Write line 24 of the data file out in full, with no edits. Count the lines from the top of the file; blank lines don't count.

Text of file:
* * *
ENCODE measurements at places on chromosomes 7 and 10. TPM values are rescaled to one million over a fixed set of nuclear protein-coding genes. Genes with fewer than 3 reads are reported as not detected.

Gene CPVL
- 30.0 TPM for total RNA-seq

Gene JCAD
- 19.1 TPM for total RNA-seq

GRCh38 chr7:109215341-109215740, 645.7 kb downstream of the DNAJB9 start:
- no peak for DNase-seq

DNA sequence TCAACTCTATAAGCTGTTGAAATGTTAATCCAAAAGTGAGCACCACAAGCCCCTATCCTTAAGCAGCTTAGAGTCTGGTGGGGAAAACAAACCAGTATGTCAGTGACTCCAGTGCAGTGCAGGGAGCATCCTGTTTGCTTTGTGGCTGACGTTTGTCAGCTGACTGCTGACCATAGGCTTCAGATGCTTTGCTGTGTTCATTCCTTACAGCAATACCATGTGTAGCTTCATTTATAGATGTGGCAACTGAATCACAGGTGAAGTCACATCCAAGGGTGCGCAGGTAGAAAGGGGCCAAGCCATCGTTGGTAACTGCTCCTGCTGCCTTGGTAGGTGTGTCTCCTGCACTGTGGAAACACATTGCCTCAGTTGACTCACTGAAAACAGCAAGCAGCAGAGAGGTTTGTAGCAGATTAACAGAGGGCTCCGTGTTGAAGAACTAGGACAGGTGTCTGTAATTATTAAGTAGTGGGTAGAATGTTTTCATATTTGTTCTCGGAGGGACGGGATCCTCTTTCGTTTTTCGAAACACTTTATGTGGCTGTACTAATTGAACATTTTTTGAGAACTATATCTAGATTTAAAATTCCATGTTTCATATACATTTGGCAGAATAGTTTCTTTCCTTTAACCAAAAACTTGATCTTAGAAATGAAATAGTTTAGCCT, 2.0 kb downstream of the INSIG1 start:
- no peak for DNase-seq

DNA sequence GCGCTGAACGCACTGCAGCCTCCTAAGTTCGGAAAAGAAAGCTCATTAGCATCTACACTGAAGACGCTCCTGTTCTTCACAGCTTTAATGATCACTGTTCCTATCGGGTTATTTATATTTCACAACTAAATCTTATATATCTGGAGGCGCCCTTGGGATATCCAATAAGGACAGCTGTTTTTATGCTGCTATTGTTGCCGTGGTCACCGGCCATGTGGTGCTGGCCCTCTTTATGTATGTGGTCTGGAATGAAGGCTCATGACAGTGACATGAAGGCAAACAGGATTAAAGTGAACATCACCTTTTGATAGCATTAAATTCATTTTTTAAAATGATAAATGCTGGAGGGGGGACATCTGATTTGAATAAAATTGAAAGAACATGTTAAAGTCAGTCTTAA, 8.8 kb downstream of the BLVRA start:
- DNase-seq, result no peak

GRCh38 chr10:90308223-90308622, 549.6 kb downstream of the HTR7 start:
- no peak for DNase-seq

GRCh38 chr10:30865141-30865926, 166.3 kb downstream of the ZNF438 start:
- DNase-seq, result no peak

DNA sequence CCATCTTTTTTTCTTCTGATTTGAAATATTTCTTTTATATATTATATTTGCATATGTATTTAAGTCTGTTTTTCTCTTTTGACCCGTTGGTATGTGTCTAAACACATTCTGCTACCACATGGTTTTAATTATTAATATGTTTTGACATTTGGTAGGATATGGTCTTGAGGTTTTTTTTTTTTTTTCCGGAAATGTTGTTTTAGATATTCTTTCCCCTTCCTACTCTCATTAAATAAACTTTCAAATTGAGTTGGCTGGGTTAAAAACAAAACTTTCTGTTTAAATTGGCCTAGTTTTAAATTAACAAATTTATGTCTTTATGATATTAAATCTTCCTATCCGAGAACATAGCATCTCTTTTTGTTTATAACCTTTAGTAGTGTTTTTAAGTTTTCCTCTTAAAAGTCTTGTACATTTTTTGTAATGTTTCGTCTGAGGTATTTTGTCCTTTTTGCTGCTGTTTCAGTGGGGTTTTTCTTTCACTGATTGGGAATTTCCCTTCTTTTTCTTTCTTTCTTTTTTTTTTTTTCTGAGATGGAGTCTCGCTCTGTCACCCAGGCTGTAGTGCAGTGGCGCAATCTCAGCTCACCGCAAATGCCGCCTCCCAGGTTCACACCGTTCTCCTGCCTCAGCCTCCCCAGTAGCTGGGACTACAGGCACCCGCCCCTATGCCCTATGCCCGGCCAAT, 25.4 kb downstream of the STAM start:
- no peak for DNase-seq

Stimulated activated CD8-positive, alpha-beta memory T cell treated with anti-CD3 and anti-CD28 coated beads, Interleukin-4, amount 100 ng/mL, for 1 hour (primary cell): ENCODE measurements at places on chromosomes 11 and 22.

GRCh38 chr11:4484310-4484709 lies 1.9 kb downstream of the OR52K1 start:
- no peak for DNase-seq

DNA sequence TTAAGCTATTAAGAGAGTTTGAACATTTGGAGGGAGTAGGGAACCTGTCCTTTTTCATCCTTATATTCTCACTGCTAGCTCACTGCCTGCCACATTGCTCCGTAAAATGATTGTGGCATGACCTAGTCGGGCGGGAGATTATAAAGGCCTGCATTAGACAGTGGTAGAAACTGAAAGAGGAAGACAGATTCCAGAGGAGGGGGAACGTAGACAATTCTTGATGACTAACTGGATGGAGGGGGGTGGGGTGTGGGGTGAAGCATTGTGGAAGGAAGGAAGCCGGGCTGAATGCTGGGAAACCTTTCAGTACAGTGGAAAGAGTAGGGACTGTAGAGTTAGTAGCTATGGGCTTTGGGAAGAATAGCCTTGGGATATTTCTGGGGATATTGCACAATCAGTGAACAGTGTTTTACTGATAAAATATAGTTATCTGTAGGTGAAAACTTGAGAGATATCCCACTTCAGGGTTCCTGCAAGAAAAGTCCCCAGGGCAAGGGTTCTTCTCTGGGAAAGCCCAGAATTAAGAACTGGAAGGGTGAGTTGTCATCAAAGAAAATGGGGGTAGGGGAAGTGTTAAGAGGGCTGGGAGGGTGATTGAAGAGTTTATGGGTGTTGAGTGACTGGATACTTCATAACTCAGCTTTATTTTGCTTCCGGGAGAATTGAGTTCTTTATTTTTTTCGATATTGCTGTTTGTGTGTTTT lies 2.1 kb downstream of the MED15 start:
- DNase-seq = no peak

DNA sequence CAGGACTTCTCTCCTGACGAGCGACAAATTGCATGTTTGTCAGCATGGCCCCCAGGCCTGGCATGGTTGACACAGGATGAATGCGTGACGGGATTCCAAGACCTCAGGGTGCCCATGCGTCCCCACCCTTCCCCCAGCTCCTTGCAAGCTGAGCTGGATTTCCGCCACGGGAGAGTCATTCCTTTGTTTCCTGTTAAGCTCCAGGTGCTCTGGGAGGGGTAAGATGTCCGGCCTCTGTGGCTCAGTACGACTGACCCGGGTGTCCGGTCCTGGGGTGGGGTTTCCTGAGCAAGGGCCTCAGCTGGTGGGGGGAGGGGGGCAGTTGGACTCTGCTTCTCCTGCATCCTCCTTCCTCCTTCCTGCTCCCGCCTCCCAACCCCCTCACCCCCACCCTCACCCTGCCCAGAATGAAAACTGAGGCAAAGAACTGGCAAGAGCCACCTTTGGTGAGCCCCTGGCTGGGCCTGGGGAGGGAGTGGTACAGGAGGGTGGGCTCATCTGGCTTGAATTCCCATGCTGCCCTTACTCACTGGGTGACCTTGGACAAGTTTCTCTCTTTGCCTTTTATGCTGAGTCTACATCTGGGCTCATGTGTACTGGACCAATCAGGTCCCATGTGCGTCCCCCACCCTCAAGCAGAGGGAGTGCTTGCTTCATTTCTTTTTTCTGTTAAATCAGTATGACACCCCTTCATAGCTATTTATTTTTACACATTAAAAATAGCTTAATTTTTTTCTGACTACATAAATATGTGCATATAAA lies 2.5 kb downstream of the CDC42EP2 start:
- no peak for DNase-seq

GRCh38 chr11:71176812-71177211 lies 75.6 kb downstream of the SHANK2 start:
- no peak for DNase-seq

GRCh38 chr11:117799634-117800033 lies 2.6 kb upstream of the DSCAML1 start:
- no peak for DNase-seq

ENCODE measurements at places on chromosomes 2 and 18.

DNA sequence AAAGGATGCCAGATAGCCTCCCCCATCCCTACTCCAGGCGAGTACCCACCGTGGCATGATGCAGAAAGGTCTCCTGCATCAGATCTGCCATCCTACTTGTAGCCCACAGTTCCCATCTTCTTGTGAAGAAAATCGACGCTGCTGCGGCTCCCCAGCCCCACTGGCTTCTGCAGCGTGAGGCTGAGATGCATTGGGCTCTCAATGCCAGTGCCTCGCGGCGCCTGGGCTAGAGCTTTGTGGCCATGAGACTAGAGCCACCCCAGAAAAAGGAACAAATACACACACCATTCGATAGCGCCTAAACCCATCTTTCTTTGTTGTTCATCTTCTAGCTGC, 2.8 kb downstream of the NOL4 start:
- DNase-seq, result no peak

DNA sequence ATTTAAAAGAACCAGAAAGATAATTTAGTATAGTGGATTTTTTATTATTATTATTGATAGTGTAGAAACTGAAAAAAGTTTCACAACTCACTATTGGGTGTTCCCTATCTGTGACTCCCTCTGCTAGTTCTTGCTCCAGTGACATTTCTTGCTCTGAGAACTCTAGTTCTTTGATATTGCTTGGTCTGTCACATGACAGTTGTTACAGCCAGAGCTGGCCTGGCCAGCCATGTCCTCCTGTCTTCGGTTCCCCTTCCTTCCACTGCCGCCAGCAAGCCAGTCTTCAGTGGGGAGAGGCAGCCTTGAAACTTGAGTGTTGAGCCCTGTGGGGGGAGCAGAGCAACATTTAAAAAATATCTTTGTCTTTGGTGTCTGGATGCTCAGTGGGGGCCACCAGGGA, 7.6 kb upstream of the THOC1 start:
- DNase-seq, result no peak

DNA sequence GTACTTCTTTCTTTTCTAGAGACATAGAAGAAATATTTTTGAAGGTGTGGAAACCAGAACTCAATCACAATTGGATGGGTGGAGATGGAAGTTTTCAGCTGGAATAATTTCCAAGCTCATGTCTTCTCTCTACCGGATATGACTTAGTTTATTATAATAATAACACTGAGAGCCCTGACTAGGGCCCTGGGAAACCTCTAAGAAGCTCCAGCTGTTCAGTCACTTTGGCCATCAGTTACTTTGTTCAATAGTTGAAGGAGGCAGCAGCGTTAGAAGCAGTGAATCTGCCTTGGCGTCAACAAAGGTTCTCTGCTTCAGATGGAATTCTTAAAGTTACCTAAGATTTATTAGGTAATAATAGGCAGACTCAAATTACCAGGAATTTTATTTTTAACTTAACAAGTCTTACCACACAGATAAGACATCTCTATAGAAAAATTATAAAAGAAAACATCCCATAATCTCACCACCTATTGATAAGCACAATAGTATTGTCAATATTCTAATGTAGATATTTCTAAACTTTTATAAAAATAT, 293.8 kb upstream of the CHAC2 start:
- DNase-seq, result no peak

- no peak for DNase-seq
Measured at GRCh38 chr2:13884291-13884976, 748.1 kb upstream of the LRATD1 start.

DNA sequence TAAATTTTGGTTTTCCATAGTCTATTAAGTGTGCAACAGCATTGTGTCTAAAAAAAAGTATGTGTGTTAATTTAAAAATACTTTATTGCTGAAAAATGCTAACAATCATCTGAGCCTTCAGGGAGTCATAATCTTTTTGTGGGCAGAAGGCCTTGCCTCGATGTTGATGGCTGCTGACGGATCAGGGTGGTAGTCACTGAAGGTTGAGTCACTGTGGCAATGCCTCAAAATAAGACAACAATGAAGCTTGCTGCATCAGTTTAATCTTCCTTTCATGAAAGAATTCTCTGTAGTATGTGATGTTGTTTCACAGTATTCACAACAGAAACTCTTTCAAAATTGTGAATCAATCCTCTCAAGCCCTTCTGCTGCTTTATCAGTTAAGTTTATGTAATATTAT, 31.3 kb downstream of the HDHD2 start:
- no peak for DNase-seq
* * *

- no peak for DNase-seq